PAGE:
Oak Creek It may be a little known fact, but when Mark Littman met his wife, Karrie, they were both living in Denver, doing the 9 a.m. to 5 p.m. shifts and wearing business suits.
Mark Littman, a well-known south Routt local who died May 6 while scuba diving in Florida, was known for his love of the outdoors in particular, skiing, hunting and fishing. And Karrie, she was known to be where Mark was and doing the same thing.
In Oak Creek, the Littmans were known as the owners of Big Tuna's, which Karrie is still running.
But in the mid-'80s, they were known as suits. Mark was working in the computer industry and Karrie was a stockbroker.
"We both worked in downtown Denver in suits and I was in heels," Karrie said in an interview last week.
They met in passing through a friend. One day Karrie's van broke down and she asked for Mark's help to fix it. That was their first date, and it ended with dinner and a movie.
"We spent three days together and were never apart after that," Karrie said.
In 1989, Mark and Karrie were married. They also were tired of the city. For their honeymoon, the couple toured the hot springs of Colorado and inevitably drove into Routt County to visit Strawberry Park. They fell in love with the area.
"We were just so impressed in how friendly and helpful everyone was around here," Karrie said.
Without even having a place to live, they moved to Steamboat Springs in October, lived in a tent until November and worked at OK's Meat Market.
But the Littmans did settle in. They found a place on the Hogue Ranch to live, and when summer came, any second guessing about quitting the urban life to live in Routt County was over.
"I'm so thankful we did. After it thawed out, I was real happy we made that decision," Karrie said.
In 1991 they opened Big Tuna's in Oak Creek. At that moment, Mark was back in his element, Karrie said. From his one-of-a-kind chicken fried steak to his special catfish, Mark did have a way with food, part of which he got from his father, George.
Mark was born in September 1954 in North Carolina and grew up in Texarkana, Ark. In 1977, Mark and his parents moved to Memphis, Tenn., and opened up the Hush Puppy restaurant, which specialized in catfish. Mark, 23 years old at the time, was part owner of the restaurant, which is where he got his experience cooking.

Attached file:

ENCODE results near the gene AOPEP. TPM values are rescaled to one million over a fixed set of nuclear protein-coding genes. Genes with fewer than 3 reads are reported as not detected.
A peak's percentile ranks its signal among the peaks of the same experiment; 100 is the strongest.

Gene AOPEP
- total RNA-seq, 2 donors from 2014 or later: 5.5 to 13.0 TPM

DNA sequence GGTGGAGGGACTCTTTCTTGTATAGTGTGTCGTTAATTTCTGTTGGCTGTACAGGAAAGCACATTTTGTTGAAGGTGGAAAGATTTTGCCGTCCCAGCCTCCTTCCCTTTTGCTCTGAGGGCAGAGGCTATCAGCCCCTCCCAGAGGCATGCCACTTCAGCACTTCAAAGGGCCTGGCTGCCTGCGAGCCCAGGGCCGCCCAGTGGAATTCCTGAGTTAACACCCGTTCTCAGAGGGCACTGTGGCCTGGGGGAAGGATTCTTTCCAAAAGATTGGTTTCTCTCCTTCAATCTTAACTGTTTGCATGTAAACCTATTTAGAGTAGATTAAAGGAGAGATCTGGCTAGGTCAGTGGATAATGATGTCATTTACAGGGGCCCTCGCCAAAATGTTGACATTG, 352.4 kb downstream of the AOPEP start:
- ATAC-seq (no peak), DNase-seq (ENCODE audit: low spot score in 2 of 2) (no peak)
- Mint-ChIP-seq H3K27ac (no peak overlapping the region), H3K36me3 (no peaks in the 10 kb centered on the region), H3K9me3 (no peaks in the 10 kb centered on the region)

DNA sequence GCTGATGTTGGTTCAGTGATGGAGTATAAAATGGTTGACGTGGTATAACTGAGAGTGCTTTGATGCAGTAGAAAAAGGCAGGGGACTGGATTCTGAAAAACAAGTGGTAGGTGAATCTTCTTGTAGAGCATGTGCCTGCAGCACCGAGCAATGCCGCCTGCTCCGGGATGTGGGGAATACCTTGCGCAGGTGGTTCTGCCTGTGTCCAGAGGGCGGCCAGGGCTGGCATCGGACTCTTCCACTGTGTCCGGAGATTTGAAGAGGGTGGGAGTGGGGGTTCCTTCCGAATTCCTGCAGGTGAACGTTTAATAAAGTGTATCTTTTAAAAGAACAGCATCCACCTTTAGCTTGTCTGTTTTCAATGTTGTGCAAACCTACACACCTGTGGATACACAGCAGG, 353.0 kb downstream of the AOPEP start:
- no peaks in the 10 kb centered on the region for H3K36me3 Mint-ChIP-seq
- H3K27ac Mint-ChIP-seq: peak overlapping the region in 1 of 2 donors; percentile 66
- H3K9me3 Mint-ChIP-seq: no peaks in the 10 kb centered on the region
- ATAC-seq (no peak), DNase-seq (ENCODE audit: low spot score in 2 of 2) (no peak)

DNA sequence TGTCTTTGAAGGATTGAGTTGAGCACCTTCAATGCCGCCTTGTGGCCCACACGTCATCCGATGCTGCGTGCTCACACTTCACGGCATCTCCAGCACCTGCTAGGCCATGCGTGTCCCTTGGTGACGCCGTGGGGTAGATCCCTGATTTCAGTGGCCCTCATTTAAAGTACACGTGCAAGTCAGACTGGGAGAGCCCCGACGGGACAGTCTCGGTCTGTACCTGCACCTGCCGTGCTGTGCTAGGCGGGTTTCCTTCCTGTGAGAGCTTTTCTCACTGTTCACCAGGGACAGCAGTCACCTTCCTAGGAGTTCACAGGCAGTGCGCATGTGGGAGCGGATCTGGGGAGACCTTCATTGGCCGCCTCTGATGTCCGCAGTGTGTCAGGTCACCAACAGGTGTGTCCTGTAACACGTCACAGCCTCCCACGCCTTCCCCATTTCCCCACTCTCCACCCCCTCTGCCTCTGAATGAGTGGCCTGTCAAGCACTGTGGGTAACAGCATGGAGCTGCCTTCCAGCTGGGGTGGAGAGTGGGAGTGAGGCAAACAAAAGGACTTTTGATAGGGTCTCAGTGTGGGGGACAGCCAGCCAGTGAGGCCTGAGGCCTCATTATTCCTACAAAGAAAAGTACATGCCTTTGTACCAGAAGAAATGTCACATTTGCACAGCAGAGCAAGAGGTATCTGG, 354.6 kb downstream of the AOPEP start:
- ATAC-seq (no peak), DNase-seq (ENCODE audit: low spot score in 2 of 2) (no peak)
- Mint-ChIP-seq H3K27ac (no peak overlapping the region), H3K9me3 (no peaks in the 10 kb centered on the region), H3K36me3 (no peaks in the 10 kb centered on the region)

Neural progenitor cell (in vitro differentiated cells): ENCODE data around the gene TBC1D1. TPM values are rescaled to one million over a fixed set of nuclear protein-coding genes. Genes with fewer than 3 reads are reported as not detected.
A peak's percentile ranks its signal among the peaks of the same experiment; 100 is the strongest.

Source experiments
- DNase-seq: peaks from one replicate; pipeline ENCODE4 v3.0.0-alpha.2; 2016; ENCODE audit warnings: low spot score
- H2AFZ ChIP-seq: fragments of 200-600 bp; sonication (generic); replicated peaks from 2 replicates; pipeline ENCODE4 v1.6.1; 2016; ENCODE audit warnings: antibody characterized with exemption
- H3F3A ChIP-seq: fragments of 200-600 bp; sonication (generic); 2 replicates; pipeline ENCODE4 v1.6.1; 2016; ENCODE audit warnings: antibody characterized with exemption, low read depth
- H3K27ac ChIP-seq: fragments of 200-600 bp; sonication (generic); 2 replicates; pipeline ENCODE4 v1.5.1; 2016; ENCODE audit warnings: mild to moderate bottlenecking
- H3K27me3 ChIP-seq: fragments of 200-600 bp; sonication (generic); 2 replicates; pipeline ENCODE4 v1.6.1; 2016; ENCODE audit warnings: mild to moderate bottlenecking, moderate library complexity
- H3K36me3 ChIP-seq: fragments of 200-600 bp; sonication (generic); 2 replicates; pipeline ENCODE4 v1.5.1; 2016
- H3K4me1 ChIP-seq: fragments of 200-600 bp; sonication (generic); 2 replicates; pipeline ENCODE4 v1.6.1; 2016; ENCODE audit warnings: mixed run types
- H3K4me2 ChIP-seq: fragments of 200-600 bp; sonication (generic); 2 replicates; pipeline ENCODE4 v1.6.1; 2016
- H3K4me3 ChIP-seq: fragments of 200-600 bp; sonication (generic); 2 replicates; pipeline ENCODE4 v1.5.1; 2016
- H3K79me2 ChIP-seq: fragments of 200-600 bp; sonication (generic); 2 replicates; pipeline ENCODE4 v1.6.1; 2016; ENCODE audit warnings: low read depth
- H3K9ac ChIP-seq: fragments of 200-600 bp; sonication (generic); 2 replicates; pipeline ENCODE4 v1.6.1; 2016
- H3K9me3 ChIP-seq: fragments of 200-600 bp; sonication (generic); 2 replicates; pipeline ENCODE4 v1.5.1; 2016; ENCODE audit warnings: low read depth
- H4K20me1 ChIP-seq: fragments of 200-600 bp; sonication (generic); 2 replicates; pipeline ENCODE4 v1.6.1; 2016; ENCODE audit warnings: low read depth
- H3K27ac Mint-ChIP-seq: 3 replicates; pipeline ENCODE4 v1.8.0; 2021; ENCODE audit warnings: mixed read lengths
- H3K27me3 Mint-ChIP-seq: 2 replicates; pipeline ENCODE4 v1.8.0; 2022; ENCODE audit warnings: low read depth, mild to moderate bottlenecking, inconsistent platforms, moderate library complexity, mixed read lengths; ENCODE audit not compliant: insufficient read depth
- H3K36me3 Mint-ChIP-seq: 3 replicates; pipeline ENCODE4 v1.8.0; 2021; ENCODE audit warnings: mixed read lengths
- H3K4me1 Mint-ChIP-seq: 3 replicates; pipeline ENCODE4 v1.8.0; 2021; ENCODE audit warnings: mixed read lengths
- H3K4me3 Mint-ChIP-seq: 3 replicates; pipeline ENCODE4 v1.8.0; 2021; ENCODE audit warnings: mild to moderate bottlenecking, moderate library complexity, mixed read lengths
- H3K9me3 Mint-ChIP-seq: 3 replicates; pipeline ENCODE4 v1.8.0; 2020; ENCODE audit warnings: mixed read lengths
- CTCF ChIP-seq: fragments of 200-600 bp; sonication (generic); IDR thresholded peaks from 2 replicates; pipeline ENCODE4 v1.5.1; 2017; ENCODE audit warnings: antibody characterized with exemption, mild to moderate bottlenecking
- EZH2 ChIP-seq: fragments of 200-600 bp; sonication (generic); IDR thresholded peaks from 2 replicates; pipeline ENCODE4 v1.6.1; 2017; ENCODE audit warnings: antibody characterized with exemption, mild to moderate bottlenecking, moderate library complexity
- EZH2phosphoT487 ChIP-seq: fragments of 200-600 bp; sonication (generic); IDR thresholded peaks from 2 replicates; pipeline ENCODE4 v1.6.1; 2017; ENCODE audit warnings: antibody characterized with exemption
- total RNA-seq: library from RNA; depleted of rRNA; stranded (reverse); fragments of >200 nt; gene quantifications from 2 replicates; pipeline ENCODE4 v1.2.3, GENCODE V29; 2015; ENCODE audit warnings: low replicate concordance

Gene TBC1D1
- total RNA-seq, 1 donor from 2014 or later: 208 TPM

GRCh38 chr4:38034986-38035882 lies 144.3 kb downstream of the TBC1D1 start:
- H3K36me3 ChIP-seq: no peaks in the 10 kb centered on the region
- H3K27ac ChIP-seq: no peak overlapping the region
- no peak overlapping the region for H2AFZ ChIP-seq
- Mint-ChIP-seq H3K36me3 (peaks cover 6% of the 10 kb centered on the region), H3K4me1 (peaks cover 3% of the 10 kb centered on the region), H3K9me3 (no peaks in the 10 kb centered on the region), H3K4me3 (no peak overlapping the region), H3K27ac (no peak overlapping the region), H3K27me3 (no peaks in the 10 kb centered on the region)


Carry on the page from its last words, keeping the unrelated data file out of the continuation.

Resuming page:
But in 1980, it was time for Mark to pursue his real love the outdoors. He moved to Winter Park and lived there for about five years.
"He was ski bum," Karrie said.
From there, he spent some time in North Dakota working in the oil fields until he decided it was time to fulfill a promise he made to his father to finish college.
He moved to Gunnison, and got some turns in at Crested Butte while finishing up a bachelor's degree in computer science at Western State.
After graduating, Mark moved to Denver to work in the city, which lasted only a few years.
"He just loved the outdoors and he loved to fish," Karrie recalled. "He was always out on the lake when he had some spare time."
He also loved to hunt deer, elk, antelope and most game birds.
"Any excuse to get out there, and if there was any time available, he went," Karrie said.
Mark's friend Lou Rabin, who lives in Florida but resides in the Bahamas during the summer, annually invited Karrie and Mark down to go fishing during mud season.
Putting Mark's hobbies and passions aside, Rabin said he respected Mark for his ideals.
"He was righteous a very self-righteous man," Rabin said over the phone.
Karrie said the description was accurate.
"He was a straight-shooter. He treated everybody with respect," she said. "He didn't (mess) around. He was righteous."
Now that he is gone, Karrie said she has realized that the impact he made on other people's lives is evident.
"In the past couple of weeks, I have been overwhelmed with the amount of people Mark touched," Karrie said. "He made an impression on many people and now it's coming back to me many times over."
The community's generosity and warmth has been a helping hand during the past few weeks, she said.
"It's the same warmth that brought us to this county 12 years ago and it's the reason why I will stay and continue to live the dream, how Mark taught me."